Socio-economic, political factors heighten farmer-herder crisis

Nigeria’s prolonged violent conflicts between farmers and herdsmen which have been tipped to stoke a food crisis in Africa’s most populous nation is as a result of interrelated socio-economic and political factors, a new report has said.

The report ‘Root Cause of Farmers-Herders Crisis in North Central Nigeria’ revealed that the crisis was caused by multiple but interrelated socio-economic and political factors associated with the structure of the society and the character of the Nigerian state.

The study conducted 72 in-depth interviews with traditional rulers, community leaders, religious leaders, and representatives of local government authority, farmers, herders, security agencies, and the civil society across selected affected communities in Benue, Nasarawa, and Plateau state to understand the root cause of the farmers-herders crisis in the region.

“It is a call to action because once you know the effect of an issue or what has happened it generates discourse and with discourse, we hope that a solution will be proffered,” said Angela Odah, representative of Rosa Luxemburg Foundation while speaking on the report.

“Putting the solution on the front burner is very important,“ she said.

She noted that this issue is causing Nigeria a lot, threatening food security, and displacing millions of people, adding that it has increased the number of out-of-school children.

“This is a very serious issue to the development of Nigeria, that is why we decided to focus on that and to ensure that Nigeria themselves discuss this issue and find a resolution to it because this is our society,” she added.

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Chiemeke Onyeisi, policy director of Maroon Square while speaking said that they decided to bring the issue out because it seems to have gone under the radar due to the season of politics the country is in right now and the forthcoming 2023 elections.

He said the issues of the farmer-herder crisis have not abated; that any way that it could be kept on the front burner will not be a bad idea, stressing that the prices of food that have gone up today are as a result of dislocation suffered by farmers.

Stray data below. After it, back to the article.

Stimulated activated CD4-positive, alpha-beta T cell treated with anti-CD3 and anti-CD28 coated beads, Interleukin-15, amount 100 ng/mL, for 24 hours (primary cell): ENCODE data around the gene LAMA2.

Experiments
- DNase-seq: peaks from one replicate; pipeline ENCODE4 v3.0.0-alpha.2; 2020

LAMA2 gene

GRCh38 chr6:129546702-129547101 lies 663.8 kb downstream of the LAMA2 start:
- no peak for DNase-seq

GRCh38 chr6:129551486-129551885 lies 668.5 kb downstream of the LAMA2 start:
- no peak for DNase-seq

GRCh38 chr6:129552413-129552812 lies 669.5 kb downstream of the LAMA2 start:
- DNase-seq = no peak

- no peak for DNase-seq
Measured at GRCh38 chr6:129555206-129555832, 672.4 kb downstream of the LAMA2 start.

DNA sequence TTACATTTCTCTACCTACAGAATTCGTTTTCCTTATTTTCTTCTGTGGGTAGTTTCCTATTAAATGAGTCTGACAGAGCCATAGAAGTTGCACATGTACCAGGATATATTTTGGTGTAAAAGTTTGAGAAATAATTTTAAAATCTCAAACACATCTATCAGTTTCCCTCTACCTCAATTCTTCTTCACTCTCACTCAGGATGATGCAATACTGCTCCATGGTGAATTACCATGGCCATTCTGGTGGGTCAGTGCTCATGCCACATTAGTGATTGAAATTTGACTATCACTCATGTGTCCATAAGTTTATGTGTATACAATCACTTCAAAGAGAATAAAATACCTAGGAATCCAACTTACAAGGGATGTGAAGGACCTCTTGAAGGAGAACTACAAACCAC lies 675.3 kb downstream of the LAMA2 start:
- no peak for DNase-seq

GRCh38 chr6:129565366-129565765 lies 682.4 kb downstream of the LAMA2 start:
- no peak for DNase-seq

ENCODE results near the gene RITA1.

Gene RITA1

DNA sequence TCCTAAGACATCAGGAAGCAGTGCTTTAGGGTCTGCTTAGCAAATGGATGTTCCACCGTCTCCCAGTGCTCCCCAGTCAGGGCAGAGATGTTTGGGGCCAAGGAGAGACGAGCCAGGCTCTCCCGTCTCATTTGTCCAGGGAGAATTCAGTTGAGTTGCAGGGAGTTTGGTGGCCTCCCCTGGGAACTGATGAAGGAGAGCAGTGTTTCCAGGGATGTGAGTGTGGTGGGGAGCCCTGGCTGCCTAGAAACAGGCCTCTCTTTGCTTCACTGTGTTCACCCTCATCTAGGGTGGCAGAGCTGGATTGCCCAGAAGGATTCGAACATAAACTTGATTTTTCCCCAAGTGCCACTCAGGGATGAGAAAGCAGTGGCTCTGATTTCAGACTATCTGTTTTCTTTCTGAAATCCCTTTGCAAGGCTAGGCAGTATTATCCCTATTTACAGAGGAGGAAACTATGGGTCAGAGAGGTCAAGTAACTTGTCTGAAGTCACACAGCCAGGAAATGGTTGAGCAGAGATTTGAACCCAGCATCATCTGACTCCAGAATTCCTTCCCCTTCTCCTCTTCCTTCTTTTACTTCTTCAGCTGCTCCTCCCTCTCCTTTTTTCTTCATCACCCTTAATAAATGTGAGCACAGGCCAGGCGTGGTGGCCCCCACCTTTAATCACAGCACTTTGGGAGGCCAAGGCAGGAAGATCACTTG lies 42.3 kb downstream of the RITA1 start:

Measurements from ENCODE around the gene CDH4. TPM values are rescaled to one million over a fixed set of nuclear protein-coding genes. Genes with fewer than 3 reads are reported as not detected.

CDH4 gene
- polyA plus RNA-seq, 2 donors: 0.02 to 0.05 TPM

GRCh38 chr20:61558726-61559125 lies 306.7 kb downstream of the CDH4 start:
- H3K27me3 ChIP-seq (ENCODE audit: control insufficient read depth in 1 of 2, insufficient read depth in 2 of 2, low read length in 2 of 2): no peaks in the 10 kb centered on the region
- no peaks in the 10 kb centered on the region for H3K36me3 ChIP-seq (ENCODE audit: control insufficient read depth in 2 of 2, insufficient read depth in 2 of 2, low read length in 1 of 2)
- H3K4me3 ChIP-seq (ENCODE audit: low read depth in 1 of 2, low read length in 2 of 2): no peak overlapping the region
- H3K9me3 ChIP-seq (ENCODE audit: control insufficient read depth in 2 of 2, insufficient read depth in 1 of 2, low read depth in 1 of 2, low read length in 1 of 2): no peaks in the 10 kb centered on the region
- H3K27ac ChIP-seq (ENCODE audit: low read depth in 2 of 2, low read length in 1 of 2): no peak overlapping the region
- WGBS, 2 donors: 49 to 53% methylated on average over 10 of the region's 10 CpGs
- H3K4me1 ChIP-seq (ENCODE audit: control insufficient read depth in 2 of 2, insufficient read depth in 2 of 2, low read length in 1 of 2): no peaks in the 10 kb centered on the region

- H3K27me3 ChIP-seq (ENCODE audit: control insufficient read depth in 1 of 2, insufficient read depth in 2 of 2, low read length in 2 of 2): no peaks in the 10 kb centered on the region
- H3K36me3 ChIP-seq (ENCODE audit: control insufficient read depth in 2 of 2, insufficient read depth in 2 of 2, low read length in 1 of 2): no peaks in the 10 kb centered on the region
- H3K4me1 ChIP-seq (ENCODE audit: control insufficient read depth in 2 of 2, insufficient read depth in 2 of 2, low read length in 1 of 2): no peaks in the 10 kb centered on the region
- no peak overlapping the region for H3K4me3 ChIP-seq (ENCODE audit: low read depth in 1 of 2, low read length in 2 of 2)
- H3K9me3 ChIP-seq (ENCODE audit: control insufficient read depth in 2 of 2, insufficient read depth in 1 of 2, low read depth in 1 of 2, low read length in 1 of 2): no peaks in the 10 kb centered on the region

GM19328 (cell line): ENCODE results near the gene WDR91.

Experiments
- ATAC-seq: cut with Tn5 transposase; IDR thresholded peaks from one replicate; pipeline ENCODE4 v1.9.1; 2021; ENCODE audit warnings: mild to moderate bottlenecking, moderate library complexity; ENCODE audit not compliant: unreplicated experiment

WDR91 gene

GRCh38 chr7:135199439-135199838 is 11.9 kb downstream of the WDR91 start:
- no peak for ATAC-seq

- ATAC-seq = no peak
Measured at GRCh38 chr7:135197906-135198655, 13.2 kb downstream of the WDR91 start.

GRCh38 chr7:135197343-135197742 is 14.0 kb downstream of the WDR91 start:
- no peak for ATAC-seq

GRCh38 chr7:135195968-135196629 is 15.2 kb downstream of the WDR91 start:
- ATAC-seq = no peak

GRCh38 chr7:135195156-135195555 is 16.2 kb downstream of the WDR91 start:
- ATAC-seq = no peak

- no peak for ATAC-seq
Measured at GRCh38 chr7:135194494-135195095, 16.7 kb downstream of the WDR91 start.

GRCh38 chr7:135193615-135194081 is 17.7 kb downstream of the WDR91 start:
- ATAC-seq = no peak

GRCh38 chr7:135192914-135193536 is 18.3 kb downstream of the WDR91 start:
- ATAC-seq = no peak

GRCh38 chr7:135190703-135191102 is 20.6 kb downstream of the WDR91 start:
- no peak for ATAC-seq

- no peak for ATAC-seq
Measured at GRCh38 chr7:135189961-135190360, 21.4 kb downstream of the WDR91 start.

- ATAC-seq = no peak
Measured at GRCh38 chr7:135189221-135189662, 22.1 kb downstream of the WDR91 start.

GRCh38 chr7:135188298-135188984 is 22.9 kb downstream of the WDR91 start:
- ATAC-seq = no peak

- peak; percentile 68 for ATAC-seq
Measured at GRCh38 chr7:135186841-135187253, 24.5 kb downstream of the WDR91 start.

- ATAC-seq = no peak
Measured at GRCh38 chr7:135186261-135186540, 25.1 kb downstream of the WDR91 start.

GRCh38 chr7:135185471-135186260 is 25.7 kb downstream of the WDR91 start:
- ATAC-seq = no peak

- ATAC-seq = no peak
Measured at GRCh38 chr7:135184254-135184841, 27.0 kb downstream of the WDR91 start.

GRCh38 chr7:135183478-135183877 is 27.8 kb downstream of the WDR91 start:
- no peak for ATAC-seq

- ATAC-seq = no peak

He said part of where he comes from in Delta state also had a report of such, but everything has gone under the radar because of politics.

Onyeisi said that the review of the report is in partnership with the Rosa Luxemburg Foundation.

Frank Oshanugor, editor-in-chief of Brasoc Communication, one of the reviewers said the book is all about the crisis that has continued to persist between farmers and Fulani cattle herders in the North Central Region.

He said the researchers traced the crisis right from 2001 to 2020, spanning 20 years and that they took three states as their study setting to find out what are the actual causes of the crisis.

He said they selected 72 participants in the three states to interview them and that at the end of the day so many causes were identified, such as lack of enough open grazing land for the cattle, blocking of the grazing routes by the farmers, forceful acquisition of the farmers land by the Fulanis cattle herders which easily resulting to violence by the farmers and the herders.

Also, Oliseh Kadishi, historian and researcher said that the researchers discussed the origin of the farmer-herder crisis drawing from Pre-Colonial times till the present time and the impact it had on the people.

“I reviewed it from the gender angle. I looked at the impact of this crisis on women and how it has affected society generally and majorly women, how it has affected women’s livelihood, the economic and social impact.”

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